Fallout 76 is out in the wild now, and now everyone’s getting their chance to explore the irradiated country roads of post-apocalyptic West Virginia. That includes critics, who are collecting their thoughts on Fallout’s new adventure into the always-online multiplayer survival genre.
Now that it’s an online multiplayer experience, Fallout 76 plays host to mainstays of online games that are brand new to the Fallout universe – things like public events, PvP, and fire teams are now part of Fallout. But familiar elements like branching dialogue options and NPCs are notably absent. Has the transition been a smooth one, or are we walking into a nest of sentient Deathclaws?
It’s hard to deny the fact that Fallout 76 has some interesting ideas: there’s the new card-based perk system, for instance, and the ability to team up with friends and interact with real people is a theoretically compelling one. But concerns about how those work in practice have been on the forefront of the gaming public’s mind since Fallout 76 was announced, and so far it seems most of those were well-founded.
Here’s how the critics are scoring Fallout 76 so far:
FALLOUT 76 REVIEW SCORES:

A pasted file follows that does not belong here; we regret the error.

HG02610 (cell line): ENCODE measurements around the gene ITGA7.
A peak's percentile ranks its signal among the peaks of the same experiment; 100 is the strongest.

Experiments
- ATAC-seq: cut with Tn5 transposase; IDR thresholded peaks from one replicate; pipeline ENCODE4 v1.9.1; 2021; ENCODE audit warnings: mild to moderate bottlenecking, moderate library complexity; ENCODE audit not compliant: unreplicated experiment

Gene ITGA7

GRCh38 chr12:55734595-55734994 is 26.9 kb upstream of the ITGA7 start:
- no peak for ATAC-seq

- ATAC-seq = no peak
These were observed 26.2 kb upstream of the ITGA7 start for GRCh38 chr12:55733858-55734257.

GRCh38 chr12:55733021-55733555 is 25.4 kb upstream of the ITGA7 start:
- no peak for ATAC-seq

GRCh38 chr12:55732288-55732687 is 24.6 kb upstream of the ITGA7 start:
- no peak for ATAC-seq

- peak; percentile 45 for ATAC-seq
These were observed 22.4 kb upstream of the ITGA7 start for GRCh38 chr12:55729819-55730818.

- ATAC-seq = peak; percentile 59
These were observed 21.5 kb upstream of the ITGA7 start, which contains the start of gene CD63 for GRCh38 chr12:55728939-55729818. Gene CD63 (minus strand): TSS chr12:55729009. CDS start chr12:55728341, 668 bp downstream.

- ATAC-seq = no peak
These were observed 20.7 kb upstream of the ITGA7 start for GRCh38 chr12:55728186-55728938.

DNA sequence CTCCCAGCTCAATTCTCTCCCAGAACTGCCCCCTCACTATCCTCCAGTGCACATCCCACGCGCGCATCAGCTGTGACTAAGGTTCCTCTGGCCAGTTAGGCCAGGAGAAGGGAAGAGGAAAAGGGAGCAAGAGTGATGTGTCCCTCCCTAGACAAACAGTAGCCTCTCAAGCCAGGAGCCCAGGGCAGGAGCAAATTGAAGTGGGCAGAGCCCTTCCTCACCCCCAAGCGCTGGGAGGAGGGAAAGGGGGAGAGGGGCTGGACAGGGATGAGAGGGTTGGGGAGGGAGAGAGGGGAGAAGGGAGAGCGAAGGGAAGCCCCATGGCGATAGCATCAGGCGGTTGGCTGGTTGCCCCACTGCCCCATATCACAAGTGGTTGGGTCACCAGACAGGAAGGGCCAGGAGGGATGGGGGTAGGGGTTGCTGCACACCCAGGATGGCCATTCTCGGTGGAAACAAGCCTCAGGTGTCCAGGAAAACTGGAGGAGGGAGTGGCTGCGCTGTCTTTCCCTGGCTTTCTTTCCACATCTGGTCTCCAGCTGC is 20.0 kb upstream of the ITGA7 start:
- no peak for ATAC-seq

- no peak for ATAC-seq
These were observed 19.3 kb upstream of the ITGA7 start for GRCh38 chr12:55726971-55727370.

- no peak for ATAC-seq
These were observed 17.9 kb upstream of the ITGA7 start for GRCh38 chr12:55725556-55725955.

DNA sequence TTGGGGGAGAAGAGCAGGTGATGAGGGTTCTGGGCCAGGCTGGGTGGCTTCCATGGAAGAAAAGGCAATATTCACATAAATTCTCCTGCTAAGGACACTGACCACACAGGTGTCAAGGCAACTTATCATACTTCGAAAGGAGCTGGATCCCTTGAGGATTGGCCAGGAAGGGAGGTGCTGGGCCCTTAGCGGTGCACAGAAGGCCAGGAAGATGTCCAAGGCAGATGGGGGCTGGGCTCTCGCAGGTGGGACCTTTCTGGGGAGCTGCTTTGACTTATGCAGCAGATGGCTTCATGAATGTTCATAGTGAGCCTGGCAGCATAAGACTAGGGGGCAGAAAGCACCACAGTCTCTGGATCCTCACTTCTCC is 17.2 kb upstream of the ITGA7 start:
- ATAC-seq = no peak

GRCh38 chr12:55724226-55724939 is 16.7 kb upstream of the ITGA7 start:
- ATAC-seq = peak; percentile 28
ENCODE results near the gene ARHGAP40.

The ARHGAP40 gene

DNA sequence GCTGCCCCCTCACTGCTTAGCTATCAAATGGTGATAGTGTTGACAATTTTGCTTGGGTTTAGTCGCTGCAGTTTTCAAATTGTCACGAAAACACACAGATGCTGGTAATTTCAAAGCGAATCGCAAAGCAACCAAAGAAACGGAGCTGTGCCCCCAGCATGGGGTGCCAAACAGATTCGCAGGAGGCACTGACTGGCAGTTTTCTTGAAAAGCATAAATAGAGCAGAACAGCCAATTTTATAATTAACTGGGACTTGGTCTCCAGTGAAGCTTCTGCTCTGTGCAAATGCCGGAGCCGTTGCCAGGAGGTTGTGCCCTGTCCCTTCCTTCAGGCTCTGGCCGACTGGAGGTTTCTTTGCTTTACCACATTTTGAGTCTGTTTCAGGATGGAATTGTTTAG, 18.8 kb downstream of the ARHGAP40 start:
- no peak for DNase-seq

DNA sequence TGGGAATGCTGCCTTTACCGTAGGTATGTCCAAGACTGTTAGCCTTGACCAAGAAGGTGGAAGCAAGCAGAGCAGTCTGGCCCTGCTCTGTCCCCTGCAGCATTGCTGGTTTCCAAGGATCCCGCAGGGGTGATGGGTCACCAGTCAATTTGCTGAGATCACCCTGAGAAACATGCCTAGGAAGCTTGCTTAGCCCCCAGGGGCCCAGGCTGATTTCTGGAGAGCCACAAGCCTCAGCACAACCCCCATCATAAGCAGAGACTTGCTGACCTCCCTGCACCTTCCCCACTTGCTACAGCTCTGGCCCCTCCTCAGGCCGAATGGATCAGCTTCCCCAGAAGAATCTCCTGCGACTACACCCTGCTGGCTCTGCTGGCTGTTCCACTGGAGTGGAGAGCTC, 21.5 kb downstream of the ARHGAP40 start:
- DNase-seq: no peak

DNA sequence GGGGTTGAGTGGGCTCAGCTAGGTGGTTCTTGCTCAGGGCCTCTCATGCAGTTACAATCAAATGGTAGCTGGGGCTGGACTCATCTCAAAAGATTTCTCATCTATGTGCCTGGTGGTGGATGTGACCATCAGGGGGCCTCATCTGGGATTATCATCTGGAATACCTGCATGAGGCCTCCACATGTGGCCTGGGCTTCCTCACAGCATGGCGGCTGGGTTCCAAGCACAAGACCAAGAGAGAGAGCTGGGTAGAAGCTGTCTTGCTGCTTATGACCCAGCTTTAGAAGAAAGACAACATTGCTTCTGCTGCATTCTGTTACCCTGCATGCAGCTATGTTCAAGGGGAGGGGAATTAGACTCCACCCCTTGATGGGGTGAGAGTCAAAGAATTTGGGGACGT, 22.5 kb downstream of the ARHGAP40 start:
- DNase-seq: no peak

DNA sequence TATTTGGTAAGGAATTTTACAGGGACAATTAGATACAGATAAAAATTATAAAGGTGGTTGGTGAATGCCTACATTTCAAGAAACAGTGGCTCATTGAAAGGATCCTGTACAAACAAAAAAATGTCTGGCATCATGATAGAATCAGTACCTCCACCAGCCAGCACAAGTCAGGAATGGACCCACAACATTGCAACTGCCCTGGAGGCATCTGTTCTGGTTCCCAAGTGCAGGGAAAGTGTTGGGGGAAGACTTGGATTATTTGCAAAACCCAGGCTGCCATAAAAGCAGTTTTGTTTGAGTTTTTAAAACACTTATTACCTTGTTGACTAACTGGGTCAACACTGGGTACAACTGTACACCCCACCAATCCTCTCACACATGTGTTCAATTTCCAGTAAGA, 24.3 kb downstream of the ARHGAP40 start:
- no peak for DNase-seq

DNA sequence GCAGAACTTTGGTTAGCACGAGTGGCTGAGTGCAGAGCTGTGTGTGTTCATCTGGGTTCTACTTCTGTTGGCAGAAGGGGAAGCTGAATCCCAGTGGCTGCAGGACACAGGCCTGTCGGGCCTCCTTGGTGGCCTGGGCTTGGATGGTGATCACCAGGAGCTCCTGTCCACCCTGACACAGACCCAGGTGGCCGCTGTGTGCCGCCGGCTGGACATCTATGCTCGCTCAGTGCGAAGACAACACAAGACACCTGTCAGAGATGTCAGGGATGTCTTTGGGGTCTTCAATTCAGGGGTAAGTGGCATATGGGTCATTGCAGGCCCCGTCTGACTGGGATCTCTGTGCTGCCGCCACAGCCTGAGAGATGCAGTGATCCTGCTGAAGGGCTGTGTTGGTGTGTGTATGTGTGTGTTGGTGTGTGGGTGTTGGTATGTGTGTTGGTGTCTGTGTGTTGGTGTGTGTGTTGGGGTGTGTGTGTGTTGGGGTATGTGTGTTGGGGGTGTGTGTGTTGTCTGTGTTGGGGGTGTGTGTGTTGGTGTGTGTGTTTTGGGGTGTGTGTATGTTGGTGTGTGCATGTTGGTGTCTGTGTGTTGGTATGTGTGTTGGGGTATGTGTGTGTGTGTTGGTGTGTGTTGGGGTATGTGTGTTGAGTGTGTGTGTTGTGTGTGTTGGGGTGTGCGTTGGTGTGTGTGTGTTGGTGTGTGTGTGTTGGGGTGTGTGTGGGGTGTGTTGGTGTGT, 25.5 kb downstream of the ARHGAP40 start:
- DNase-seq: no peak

- Attack of the Fanboy – 2.5/5 (PC)
- CGMagazine – 3/10 (PS4)
- Game Informer – 6/10 (XB1)
- GamesRadar+ – 2.5/5
- GameSpot – 4/10
- Guardian – 2/5 (PS4)
- IGN – 50/100 (PC, XB1, PS4)
- Metro – 3/10 (XB1)
- PC Gamer – 60/100 (PC)
- PCGamesN – 5/10 (PC)
- Push Square – 3/10 (PS4)
- The Sixth Axis – 3/10 (PS4)
- Trusted Reviews – 3.5/5
- VideoGamer – 4/10 (PS4)
Not exactly ringing endorsements of Fallout 76 – reviewers have uniformly noted the persistence of bugs, but they’re also generally disappointed with the lackluster quests and empty-feeling world. But many have said that it still feels like a modern Fallout game – for better and for worse.
In our review (click the link in the above list), Julian says Fallout 76’s few bright spots quickly wear thin in the face of boring quests, lacklustre combat, and a terrible menu system – all of which turn it into a “stagnant and intensely frustrating” experience.
Matt played about an hour of the beginning of Fallout 76 during the Xbox 1 beta, which you can check out above if you’re still curious about what a multiplayer, NPC-free version of Fallout actually looks like in action. And if you’ve already decided to hop in, we’ve got a bunch of guides right here to help make your stay in West Virginia a more pleasant one.